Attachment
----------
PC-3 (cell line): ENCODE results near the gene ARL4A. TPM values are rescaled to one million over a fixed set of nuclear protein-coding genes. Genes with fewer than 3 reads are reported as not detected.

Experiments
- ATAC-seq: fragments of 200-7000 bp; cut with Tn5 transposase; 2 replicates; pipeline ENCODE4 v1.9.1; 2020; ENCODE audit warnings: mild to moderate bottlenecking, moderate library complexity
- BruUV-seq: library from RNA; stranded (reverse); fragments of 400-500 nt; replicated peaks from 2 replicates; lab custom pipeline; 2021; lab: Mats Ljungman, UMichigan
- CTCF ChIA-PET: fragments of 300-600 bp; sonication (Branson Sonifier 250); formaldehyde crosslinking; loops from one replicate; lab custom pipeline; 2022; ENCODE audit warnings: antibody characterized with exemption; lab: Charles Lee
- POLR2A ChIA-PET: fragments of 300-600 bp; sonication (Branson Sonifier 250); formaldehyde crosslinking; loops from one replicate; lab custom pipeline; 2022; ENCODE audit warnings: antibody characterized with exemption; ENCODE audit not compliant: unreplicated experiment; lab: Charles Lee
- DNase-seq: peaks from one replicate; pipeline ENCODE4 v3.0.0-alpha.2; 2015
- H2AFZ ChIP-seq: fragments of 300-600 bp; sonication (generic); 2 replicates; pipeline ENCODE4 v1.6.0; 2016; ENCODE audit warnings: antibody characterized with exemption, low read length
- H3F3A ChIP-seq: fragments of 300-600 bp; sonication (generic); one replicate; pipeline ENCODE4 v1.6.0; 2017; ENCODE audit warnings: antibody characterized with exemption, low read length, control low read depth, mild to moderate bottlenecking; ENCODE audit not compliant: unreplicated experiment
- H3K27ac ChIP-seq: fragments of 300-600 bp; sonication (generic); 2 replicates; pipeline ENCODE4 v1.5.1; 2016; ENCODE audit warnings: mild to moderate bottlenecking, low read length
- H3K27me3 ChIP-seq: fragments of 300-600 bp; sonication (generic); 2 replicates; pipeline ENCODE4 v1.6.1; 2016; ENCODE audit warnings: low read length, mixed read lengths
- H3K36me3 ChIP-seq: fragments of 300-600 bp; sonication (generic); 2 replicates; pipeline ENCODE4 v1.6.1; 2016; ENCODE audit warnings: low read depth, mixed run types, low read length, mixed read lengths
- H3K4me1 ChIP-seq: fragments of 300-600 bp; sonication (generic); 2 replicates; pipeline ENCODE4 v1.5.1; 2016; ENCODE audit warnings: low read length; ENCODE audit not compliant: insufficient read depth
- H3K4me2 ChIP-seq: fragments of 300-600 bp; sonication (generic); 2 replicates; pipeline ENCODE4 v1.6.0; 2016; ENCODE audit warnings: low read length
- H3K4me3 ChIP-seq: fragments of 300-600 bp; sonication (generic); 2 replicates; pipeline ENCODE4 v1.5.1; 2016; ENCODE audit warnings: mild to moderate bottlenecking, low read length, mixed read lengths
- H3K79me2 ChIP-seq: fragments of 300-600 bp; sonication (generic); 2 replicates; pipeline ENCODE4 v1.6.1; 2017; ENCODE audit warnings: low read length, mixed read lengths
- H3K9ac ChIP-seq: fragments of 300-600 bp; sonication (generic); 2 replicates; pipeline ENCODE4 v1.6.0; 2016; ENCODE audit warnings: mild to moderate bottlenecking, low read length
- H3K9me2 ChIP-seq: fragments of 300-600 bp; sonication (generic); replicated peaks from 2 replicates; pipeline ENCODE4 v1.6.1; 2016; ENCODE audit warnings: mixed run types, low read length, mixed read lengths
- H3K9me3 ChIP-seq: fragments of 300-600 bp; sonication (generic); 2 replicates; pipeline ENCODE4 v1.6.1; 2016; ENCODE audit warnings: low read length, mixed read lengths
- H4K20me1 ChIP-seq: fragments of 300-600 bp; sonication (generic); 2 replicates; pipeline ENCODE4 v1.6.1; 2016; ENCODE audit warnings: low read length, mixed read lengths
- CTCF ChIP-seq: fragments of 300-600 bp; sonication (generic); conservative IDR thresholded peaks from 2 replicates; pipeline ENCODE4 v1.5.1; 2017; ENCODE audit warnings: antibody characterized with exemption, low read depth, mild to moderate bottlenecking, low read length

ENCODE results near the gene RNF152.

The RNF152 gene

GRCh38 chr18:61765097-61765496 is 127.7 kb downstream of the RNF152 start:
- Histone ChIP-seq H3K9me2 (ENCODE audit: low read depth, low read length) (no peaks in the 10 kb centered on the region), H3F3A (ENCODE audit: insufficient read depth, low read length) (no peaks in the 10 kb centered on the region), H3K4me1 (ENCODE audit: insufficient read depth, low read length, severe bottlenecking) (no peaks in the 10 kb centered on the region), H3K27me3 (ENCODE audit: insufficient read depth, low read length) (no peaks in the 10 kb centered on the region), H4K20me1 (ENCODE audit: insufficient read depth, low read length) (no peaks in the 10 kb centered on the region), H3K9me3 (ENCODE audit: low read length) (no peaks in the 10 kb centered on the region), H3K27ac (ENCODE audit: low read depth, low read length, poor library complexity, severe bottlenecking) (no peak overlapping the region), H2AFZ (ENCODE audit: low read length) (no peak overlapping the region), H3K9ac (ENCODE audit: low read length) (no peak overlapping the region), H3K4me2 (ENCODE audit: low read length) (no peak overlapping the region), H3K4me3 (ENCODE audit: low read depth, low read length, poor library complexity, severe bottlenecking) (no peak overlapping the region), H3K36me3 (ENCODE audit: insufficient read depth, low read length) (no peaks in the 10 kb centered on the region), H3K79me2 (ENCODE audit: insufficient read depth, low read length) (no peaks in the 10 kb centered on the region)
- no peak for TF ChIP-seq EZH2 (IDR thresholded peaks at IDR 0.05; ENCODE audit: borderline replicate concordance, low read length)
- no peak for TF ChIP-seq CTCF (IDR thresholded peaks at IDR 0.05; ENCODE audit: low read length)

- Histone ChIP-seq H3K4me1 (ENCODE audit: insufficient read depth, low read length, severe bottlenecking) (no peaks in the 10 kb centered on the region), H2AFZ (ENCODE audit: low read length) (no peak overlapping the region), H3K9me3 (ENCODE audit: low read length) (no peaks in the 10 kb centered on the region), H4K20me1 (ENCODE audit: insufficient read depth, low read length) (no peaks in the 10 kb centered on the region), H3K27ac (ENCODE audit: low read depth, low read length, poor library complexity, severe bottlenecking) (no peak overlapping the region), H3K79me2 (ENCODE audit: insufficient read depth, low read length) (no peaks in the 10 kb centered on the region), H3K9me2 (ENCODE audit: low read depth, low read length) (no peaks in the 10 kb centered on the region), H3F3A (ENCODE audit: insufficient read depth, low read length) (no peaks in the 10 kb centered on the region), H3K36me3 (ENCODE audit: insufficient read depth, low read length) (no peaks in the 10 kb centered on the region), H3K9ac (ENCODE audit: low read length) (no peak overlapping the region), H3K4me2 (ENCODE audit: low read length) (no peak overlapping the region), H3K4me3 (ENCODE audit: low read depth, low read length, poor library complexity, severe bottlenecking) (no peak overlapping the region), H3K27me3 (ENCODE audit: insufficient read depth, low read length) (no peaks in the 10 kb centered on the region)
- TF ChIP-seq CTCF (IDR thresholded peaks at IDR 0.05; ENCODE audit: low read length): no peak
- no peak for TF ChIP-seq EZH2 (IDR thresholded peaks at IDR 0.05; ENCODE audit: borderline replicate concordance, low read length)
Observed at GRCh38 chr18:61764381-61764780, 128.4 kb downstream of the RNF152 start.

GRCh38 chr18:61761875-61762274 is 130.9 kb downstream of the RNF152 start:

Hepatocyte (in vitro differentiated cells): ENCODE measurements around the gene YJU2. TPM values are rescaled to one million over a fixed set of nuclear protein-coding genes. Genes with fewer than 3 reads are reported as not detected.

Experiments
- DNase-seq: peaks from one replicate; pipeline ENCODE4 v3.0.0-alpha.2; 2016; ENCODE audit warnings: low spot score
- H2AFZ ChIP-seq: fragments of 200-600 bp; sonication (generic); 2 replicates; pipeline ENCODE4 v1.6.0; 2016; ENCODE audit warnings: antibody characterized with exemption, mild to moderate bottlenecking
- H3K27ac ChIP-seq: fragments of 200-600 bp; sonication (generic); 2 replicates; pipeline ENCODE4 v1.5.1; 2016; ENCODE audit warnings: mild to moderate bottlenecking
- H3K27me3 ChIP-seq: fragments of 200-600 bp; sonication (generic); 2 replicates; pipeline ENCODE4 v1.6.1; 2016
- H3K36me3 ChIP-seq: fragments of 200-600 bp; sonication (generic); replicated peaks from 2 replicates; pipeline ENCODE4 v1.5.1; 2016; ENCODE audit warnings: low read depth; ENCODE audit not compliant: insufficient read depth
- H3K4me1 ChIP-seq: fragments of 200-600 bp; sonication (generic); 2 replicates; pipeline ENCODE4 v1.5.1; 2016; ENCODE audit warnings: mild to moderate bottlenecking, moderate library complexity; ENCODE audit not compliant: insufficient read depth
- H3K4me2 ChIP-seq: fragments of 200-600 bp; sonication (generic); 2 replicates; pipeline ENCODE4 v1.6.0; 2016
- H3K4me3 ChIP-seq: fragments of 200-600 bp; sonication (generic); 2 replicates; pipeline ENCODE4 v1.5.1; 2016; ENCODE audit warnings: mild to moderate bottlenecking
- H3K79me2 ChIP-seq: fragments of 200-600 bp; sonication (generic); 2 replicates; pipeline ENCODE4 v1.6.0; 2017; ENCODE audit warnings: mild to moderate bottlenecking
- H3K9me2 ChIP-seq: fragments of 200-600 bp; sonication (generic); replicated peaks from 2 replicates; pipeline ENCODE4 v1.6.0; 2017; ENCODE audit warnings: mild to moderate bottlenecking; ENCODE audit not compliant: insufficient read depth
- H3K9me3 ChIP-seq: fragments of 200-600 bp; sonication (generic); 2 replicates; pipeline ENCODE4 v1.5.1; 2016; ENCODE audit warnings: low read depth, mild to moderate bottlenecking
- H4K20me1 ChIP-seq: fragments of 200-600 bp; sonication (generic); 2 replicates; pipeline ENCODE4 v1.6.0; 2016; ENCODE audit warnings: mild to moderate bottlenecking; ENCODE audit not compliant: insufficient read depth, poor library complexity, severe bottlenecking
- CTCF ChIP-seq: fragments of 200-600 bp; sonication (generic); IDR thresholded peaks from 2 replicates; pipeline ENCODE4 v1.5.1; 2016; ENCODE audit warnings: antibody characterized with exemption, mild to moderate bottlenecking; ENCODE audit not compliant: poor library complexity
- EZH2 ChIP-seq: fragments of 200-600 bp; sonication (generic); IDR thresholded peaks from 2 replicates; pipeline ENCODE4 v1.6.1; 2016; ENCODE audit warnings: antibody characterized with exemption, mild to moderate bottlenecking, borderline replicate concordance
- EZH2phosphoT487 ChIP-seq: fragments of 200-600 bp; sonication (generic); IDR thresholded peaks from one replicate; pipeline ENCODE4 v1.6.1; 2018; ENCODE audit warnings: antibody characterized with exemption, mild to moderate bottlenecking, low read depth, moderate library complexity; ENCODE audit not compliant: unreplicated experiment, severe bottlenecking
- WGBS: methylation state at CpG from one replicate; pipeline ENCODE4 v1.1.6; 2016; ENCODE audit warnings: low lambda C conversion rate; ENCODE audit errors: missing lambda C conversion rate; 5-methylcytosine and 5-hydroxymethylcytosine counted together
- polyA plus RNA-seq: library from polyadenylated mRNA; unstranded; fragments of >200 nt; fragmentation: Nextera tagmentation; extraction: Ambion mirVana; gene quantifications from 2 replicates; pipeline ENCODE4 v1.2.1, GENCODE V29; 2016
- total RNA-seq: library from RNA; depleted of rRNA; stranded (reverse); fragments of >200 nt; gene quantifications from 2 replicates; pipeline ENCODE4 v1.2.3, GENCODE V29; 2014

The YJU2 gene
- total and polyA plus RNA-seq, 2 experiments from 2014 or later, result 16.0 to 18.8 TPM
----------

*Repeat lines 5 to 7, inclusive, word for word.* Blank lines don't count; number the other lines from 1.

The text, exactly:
- CTCF ChIA-PET: fragments of 300-600 bp; sonication (Branson Sonifier 250); formaldehyde crosslinking; loops from one replicate; lab custom pipeline; 2022; ENCODE audit warnings: antibody characterized with exemption; lab: Charles Lee
- POLR2A ChIA-PET: fragments of 300-600 bp; sonication (Branson Sonifier 250); formaldehyde crosslinking; loops from one replicate; lab custom pipeline; 2022; ENCODE audit warnings: antibody characterized with exemption; ENCODE audit not compliant: unreplicated experiment; lab: Charles Lee
- DNase-seq: peaks from one replicate; pipeline ENCODE4 v3.0.0-alpha.2; 2015